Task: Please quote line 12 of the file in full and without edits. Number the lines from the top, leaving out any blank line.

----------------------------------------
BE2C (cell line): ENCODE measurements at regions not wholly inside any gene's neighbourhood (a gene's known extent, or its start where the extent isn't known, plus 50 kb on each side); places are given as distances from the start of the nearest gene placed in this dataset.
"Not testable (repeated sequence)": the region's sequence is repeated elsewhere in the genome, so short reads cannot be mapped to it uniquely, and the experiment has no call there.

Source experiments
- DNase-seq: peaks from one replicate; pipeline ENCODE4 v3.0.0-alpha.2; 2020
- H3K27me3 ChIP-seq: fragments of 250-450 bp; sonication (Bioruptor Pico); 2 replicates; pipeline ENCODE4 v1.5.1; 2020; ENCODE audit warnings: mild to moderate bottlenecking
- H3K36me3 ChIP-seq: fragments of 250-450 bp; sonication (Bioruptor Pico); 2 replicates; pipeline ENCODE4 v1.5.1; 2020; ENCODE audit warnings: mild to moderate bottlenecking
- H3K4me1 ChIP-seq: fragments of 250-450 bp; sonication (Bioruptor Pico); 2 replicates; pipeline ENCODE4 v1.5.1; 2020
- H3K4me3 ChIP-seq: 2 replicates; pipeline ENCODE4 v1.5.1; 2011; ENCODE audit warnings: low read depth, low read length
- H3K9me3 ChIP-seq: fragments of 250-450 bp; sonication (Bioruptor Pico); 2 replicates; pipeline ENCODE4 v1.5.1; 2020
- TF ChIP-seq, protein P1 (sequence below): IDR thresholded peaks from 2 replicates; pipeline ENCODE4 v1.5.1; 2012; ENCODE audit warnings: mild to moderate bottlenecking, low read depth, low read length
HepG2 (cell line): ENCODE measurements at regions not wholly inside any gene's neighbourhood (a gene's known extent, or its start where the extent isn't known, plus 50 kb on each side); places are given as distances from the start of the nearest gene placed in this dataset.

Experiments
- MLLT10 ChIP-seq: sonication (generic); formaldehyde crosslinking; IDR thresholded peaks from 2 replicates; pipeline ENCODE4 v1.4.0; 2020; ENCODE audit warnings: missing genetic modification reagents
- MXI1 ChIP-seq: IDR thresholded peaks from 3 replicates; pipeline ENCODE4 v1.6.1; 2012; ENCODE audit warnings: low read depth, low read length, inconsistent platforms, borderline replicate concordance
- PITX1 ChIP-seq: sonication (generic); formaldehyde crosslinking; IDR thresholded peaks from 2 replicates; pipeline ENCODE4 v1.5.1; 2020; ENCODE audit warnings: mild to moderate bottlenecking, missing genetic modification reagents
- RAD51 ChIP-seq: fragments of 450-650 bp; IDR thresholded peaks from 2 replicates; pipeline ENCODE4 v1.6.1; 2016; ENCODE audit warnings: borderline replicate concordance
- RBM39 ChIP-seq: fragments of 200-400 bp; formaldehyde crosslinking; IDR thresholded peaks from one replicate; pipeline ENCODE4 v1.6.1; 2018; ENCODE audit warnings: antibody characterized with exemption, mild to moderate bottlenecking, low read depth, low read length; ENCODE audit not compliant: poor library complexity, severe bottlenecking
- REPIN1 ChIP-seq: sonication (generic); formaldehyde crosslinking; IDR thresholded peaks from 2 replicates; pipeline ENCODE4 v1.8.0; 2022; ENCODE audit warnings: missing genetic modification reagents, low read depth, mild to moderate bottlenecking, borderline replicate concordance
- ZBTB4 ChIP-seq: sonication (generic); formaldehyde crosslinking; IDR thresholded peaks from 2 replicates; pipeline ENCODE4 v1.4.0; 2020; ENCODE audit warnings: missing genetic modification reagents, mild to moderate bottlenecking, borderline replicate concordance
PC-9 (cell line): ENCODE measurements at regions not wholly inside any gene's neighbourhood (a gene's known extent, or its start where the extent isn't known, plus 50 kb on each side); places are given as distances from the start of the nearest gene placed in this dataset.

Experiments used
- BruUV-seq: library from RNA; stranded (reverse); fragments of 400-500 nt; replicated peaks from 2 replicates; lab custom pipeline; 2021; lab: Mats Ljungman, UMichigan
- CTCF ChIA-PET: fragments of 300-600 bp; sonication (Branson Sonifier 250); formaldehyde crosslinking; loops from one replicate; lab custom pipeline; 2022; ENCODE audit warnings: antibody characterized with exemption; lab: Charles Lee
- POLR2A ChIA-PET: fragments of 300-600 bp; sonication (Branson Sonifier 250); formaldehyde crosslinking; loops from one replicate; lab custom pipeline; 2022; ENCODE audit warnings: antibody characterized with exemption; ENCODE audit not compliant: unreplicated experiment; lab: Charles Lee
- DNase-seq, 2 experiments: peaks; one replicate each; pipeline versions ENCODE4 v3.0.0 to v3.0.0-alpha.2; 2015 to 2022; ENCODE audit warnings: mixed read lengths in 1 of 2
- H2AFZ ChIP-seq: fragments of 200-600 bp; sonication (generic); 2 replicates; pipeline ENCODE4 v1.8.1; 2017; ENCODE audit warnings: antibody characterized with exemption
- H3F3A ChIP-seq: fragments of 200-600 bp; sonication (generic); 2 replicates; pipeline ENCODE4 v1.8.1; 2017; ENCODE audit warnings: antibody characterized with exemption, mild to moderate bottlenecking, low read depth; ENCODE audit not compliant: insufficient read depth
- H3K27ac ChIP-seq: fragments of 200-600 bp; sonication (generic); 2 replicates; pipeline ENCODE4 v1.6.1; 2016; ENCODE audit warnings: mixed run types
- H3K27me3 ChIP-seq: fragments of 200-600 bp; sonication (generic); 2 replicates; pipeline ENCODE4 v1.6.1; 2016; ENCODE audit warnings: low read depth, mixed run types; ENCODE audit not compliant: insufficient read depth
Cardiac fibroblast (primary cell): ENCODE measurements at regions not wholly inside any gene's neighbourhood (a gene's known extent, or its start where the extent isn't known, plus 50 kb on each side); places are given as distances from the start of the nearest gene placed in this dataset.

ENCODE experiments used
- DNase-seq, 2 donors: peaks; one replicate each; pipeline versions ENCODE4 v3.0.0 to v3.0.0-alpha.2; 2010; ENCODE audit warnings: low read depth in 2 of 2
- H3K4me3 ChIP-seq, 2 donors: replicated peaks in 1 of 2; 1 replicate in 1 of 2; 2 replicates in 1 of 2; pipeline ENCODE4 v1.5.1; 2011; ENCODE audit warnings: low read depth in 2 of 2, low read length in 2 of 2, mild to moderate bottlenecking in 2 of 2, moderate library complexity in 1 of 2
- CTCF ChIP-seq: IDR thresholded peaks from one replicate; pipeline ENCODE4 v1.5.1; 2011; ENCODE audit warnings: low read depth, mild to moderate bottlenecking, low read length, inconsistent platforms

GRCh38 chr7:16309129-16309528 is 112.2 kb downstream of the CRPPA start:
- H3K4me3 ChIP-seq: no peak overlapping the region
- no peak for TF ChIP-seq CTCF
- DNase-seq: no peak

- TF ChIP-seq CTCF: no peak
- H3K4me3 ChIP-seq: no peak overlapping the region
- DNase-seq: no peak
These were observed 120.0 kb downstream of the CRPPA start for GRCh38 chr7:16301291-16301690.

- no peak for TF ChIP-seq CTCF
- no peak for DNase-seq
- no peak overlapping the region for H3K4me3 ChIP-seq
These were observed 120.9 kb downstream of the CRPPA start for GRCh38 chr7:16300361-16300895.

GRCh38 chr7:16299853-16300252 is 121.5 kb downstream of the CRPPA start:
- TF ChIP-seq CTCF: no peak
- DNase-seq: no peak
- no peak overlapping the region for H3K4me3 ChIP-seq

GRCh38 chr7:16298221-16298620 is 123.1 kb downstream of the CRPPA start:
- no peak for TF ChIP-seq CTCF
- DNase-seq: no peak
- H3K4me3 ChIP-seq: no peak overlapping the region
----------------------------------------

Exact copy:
Experiments